Nicaragua -- a year of repression (April 17, 2019)
Nicaragua's government released 636 prisoners yesterday -- ahead of the one-year anniversary of violently repressed protests against President Daniel Ortega. The government framed it as a gesture of goodwill and said the number included 36 people arrested during demonstrations. But the opposition Alianza Cívica said only 18 of those released were political detainees. The release of hundreds of political prisoners is among the primary opposition demands, along with early elections. Advocates said the government has been tricky, and that several prisoners that figure as freed remain incarcerated. (Confidencial, Reuters)
The opposition planned a march for today, which the government deemed illegal and could become the latest flashpoint in Nicaragua's political conflict. Organizers were determined to continue anyway. "Today more than ever we call on the people to mobilize and express their desire for freedom in the most civic and peaceful way," said the opposition Unidad Nacional coalition.
Yesterday U.N. human rights chief Michelle Bachelet called on the government to abstain from violent repression of protesters and reiterated criticisms regarding the "criminalization, harassment, and attacks on student leaders, human rights defenders, journalists, and other critics."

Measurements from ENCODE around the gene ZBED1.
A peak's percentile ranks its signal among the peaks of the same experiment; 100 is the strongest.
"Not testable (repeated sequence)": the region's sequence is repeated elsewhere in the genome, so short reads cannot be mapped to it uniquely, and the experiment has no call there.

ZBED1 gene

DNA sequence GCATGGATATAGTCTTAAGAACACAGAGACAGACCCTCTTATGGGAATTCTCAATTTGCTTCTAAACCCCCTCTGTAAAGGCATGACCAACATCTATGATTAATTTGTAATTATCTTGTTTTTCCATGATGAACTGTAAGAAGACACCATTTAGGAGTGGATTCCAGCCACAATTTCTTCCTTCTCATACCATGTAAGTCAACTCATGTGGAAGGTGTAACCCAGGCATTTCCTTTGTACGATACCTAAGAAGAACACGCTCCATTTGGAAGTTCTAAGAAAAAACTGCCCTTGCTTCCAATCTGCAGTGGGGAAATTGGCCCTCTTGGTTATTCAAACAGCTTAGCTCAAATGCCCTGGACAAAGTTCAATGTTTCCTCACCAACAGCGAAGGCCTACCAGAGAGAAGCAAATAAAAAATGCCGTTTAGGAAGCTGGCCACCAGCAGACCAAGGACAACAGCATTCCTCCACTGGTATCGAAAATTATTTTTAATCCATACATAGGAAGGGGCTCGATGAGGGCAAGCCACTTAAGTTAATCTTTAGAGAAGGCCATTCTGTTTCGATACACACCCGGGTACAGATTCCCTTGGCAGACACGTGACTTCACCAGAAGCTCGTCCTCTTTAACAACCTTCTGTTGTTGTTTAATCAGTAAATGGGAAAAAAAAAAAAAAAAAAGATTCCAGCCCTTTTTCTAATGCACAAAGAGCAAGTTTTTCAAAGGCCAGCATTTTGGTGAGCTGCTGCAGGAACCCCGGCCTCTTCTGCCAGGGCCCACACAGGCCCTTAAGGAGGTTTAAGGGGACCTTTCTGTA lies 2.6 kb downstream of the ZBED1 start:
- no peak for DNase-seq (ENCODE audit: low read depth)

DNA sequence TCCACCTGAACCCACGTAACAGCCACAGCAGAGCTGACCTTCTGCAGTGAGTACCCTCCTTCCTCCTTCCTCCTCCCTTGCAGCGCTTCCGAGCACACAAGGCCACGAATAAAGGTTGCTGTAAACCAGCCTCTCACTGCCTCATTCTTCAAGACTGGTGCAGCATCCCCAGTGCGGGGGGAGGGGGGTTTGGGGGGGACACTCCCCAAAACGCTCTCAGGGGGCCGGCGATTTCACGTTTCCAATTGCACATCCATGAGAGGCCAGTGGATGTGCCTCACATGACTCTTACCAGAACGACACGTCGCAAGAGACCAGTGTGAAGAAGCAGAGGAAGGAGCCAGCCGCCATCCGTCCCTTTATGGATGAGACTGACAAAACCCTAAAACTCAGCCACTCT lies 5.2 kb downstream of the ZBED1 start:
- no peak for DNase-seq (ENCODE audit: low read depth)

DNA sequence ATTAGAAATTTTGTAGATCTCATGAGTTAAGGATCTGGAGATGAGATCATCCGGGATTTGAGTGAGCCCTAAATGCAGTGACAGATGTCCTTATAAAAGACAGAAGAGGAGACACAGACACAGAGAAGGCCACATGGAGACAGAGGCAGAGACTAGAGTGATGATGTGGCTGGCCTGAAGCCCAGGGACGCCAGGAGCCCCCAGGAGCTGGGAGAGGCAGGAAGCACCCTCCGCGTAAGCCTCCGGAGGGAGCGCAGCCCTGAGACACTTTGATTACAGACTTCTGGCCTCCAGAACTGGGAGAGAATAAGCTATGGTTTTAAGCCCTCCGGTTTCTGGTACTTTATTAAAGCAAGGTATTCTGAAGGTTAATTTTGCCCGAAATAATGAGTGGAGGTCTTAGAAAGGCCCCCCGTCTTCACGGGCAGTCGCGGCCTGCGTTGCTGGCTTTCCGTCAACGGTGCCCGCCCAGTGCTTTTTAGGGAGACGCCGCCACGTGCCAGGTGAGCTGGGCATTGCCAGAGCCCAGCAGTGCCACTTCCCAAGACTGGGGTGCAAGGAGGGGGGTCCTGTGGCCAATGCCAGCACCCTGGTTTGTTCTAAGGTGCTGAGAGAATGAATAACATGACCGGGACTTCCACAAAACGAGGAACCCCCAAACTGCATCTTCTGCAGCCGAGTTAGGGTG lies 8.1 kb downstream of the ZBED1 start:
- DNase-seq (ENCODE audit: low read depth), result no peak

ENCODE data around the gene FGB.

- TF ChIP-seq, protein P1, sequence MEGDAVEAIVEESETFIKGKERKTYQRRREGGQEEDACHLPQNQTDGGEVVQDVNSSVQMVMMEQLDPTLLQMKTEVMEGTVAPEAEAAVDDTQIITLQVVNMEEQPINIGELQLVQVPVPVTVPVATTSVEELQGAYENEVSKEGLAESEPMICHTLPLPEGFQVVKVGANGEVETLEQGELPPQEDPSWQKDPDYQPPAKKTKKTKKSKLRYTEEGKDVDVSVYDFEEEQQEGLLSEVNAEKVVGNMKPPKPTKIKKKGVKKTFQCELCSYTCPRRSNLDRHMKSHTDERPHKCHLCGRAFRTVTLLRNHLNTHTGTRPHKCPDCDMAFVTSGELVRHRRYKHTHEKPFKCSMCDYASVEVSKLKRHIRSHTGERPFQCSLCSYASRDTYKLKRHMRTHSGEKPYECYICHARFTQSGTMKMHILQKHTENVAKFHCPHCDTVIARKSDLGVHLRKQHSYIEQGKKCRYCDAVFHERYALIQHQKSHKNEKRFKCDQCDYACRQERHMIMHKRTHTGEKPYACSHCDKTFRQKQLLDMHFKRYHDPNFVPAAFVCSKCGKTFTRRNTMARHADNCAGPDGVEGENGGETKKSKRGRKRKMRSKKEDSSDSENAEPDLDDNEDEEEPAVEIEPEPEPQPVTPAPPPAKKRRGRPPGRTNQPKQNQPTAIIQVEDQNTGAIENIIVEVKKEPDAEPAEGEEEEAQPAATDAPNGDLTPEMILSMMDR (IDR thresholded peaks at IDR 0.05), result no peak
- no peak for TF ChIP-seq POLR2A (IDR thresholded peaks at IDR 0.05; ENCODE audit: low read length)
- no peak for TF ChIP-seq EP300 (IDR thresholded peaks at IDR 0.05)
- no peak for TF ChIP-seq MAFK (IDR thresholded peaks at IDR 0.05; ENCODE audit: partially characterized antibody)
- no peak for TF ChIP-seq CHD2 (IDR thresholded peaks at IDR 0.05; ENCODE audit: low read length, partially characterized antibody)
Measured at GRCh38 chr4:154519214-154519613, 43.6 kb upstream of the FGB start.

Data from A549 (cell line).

Both the UN Human Rights Office and the Inter-American Commission on Human Rights (IACHR) have expressed concern over the deterioration of the situation in Nicaragua since April 2018, reporting serious human rights violations against those who participated in anti-government protests and those who helped them. (UNHCR)
A year into the conflict, Nicaragua's national symbols -- the flag and the national anthem -- are considered subversive by the government which retaliates against citizens dressed in blue and white, reports Confidencial. Though Ortega is internationally isolated, and has made gestures towards negotiations, he remains firmly in power.
In the face of ongoing government repression, opposition activists have developed guerrilla protests tactics: suddenly releasing blue and white balloons or confetti on the streets; or honking horns in rush hour traffic. The Guardian reports on flash-mob style protests.
Several recaps of the past year, including these from Confidencial, AFP, Amnesty International, Al Jazeera, and the Conversation.
Over the past year, more than 700 people have been imprisoned in relation to political protests, 325 killed and nearly 2,000 injured, according to the Inter-American Human Rights Commission. Students have been expelled from universities and teachers, doctors and others were fired from jobs in retaliation.
About 62,000 Nicaraguans have been forced from their homes in the Central American nation, of which 55,500 have sought safety in Costa Rica, according to the U.N. refugee agency (UNHCR). (Reuters) Opponents were skeptical of a newly announced government plan to guarantee a safe return for exiles.